« Last Edit: October 08, 2017, 06:22:58 AM by VA3VF » Logged
AA6YQ
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« Reply #34 on: October 08, 2017, 09:15:26 AM »

So now I'm not only supposed to not spot US stations, and not spot common DX stations, and if it's rare DX I'm not supposed to spot it either.

I strongly disagree.

Your spot of a station in West Virginia might help an Indonesian station with his pursuit of WAS.

Your spot of a station in Greece might help a Virginia station determine when and where to listen for SV2ASP/A.

It is pretty obvious that most spots are essentially brags, and I don't see anything wrong with that.

And not all spots mean "I worked it!" If I'm tuning the band and hear a 3A or a 4S or a YJ, I spot it.

My complaints are bogus spots like those of P5KIM, or spots whose notes are inconsistent with the purpose of DX spot, like "no copy here".
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N2SR
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« Reply #35 on: October 09, 2017, 03:24:26 AM »

And not all spots mean "I worked it!" If I'm tuning the band and hear a 3A or a 4S or a YJ, I spot it.

My complaints are bogus spots like those of P5KIM, or spots whose notes are inconsistent with the purpose of DX spot, like "no copy here".


"P5AAA just testing."   

"Just went QRT."   

"Pse SSB (or CW)"   

"Pse NA Sunrise"   

Many are during major DXpeditions and while it's possible that the DXpedition is connected to the spotting cluster, I doubt it.  If someone wants the DXpedition to go to a specific band/mode at a certain time because of propagation, then contact the pilot stations with that information.   If the DXpedition comes up on 160 too late in the morning for East Coast, notify the pilot station.  Don't "spot it."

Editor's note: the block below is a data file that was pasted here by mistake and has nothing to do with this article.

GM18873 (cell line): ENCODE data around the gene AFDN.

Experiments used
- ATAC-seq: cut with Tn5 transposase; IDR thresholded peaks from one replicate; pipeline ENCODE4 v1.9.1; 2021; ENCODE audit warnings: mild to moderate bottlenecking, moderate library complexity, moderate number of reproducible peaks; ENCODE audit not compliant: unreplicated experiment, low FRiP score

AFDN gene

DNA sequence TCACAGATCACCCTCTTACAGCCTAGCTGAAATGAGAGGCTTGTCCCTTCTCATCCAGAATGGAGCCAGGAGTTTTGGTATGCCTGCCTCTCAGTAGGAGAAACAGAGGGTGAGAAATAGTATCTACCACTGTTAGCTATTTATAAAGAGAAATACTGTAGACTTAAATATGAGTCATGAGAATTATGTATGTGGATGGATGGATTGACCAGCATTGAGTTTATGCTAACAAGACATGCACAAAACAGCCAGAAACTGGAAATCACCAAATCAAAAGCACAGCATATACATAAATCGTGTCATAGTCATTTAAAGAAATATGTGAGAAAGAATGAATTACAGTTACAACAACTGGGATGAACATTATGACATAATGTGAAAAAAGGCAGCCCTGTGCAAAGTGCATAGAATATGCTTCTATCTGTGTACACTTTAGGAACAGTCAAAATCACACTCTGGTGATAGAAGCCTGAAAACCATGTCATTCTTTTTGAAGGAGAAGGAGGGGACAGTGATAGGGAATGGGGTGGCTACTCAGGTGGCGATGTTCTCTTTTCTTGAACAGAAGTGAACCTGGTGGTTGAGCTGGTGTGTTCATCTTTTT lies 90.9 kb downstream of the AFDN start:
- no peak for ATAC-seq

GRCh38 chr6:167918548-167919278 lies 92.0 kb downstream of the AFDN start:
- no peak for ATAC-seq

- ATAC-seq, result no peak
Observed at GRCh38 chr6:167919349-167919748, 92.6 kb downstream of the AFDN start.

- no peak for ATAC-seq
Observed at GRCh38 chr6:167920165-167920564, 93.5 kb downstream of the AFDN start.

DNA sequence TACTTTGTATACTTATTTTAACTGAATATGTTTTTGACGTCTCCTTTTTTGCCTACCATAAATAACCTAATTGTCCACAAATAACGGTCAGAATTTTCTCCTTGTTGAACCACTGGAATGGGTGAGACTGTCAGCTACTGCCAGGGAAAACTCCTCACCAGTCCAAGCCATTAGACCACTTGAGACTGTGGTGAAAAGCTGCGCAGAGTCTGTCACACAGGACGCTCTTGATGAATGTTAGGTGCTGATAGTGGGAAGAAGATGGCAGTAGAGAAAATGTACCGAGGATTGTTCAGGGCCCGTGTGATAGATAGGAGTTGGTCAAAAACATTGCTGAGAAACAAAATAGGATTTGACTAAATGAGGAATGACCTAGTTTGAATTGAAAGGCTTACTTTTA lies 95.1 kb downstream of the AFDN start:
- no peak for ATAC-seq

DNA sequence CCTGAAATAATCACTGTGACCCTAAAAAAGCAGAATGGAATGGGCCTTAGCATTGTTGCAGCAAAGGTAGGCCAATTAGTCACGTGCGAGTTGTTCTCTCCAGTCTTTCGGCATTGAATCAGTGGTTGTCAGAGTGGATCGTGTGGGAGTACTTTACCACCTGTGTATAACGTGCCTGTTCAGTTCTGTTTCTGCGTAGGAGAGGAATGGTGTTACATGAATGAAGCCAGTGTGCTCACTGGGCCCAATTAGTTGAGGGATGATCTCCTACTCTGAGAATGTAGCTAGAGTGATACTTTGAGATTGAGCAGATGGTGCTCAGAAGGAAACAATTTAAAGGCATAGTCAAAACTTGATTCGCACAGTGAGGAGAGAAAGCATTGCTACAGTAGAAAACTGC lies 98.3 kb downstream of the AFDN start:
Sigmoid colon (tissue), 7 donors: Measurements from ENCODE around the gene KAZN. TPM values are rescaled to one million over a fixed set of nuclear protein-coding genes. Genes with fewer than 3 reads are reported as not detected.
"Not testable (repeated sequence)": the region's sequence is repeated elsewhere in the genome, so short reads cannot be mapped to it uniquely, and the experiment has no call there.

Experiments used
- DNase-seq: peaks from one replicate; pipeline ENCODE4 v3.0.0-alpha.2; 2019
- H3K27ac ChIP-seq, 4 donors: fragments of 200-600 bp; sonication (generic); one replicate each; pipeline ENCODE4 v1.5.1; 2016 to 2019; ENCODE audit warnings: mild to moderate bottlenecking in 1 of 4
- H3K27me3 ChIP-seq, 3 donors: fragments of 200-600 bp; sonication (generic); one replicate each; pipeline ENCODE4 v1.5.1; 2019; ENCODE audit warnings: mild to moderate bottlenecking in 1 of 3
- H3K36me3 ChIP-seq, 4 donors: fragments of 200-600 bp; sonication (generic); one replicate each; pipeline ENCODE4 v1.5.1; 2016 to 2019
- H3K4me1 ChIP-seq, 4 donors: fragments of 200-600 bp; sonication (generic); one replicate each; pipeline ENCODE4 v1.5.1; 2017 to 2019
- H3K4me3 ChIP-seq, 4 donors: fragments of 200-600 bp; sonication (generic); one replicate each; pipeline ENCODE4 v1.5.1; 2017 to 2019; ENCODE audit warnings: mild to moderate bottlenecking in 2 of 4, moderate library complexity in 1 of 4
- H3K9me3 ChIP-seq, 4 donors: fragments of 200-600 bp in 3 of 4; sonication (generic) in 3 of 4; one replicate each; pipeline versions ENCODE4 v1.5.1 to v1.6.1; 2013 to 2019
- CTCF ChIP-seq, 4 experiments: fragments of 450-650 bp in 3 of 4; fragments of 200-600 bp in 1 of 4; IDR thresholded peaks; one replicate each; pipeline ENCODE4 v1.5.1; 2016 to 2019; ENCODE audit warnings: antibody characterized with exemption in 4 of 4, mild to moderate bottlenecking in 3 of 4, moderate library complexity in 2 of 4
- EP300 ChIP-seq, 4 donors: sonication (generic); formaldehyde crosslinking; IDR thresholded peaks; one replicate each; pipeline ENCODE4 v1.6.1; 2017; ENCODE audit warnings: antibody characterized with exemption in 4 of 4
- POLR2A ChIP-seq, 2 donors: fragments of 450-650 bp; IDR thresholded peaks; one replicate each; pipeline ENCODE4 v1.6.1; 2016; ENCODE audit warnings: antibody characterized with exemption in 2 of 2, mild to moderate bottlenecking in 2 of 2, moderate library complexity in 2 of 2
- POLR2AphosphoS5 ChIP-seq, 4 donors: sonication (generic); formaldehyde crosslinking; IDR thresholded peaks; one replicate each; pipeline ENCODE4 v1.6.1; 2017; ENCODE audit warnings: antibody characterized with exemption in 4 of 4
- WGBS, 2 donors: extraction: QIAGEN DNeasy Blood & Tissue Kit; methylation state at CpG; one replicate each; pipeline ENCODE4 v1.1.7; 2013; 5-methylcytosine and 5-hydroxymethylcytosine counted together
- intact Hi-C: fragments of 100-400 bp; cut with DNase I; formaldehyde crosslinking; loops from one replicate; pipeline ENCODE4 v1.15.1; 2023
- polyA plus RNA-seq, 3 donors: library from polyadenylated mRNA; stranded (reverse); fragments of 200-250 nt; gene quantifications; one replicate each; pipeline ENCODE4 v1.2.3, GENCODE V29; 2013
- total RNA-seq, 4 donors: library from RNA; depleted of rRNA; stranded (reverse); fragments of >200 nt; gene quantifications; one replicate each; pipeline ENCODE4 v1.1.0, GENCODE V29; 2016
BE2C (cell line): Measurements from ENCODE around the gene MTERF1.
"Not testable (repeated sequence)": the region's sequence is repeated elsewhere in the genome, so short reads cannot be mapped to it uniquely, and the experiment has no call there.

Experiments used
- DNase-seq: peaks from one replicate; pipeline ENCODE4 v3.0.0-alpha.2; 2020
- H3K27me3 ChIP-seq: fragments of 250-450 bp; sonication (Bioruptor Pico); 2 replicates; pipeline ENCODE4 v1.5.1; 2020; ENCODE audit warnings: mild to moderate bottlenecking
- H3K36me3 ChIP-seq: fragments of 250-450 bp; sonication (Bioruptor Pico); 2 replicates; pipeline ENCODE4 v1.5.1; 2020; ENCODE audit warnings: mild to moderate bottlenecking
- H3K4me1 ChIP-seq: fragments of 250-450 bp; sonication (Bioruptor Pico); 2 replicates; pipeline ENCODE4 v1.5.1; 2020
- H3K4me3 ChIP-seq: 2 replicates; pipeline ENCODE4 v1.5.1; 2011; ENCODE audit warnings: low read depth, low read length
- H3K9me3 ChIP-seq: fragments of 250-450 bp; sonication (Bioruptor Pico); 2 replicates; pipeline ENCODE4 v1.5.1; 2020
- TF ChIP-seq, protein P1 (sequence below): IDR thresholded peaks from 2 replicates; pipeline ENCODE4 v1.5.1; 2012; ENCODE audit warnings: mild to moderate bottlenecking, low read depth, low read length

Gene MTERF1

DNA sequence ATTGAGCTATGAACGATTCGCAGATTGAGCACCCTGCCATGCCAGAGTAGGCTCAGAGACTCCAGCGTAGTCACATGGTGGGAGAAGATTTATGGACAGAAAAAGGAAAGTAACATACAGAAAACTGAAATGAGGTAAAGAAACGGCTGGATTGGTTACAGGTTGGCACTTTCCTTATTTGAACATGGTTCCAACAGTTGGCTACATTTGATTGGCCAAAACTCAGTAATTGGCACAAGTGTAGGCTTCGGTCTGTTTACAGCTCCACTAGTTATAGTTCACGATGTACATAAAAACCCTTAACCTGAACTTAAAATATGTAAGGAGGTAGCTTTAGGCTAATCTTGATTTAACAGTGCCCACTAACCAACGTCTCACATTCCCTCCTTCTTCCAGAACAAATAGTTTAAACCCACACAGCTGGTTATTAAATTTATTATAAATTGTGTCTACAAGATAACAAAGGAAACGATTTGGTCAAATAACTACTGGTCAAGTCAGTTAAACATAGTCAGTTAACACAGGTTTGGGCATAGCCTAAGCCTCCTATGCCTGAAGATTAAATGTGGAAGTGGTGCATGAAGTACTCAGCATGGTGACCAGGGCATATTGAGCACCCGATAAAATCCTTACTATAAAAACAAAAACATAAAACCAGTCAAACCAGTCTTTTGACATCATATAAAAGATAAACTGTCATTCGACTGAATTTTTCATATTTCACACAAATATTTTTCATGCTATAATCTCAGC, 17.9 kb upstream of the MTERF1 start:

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If no one is doing it that way, there is a probably a very good reason.
WO7R
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Posts: 2508




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« Reply #36 on: October 22, 2017, 08:14:49 AM »

Even more to the point:  If you are too lazy to contact the pilot station (which does not exist for all DXpeds anyway), there is a broadcast mode which can be used instead of a spot. 

If the DX is actually listening to the cluster, unfiltered, they will see it.  If they have their own filters on, the DX probably sees neither one anyway.  If they are even listening.

On the rare day I am running a pileup in my not-very-rare (comfortable) DX locations I go to; even there, I am too busy to read spots.
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N2RJ
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Posts: 2015




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« Reply #37 on: October 24, 2017, 05:25:40 PM »

Over the past few years I've noticed something. More people staring and working the cluster then spinning the VFO.

Far too often I hear DX calling CQ and begging for QSO's, usually because they haven't been spotted yet.

One spot and bam, a pileup begins.

I know this isn't new, but seems to be getting worse.

 I find myself with the same problem, calling CQ for 15 minutes to no avail. I know I'm being heard, but too many people just staring at the cluster and of course I won't self spot..

I guess it's just the nature of people being lazy, but it's not fishing if you just wait for the them to land in your bucket.





Hi AJ,

If I call CQ I nearly always get a pileup. Maybe it's because I'm loud. But I have no problems whatsoever. No matter the mode - phone, CW, digital.

On CW you don't have to be spotted. RBN will pick you up. Of course that means RBN must hear you first. Pete IRT and I did an experiment. In many cases I was being heard by RBN in Europe and he wasn't. That could be part of the reason.

73
Ria
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W2IRT
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« Reply #38 on: October 28, 2017, 04:41:34 PM »

My complaints are bogus spots like those of P5KIM, or spots whose notes are inconsistent with the purpose of DX spot, like "no copy here".

I don't mind No Copy Here spots either, if they're somewhat near me and propagation is funky. So long as a spot contains some form of usable data it's good as far as I'm concerned. I would argue even a BINGOOOOOOO! spot is usable if the DX is simplex or only listening on one frequency, since it conclusively shows there's a path between the Bingoer and the Bingoee. The only spots that don't belong on the cluster are ones to the DX where it's known they don't have or use 'net access while running. That's what the pilots are for. I was one for the VP8s, and we generally enjoy being of assistance!